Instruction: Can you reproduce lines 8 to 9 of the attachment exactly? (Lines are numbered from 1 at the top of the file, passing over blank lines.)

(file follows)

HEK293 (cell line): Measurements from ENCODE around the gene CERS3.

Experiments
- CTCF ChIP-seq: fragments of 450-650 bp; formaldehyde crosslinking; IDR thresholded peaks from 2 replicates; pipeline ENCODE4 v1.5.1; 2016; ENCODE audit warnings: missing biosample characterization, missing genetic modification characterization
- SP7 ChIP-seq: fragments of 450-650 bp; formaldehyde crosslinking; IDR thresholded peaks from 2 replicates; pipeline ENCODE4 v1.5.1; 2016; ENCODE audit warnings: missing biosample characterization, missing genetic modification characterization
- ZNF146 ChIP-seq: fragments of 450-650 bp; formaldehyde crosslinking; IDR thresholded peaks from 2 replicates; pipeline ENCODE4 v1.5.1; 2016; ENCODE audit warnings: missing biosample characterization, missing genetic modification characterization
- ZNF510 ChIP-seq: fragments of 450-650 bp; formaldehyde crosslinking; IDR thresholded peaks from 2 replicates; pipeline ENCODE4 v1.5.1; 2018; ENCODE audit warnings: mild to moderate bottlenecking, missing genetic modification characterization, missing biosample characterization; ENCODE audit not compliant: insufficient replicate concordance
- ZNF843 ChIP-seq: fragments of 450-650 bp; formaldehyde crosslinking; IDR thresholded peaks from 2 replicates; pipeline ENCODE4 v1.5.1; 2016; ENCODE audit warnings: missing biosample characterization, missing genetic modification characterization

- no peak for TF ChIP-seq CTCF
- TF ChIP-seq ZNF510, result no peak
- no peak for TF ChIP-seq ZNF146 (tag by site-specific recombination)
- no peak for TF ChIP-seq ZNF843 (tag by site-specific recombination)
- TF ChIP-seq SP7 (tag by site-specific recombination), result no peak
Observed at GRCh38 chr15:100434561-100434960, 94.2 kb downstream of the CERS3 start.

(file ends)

- no peak for TF ChIP-seq CTCF
- TF ChIP-seq ZNF510, result no peak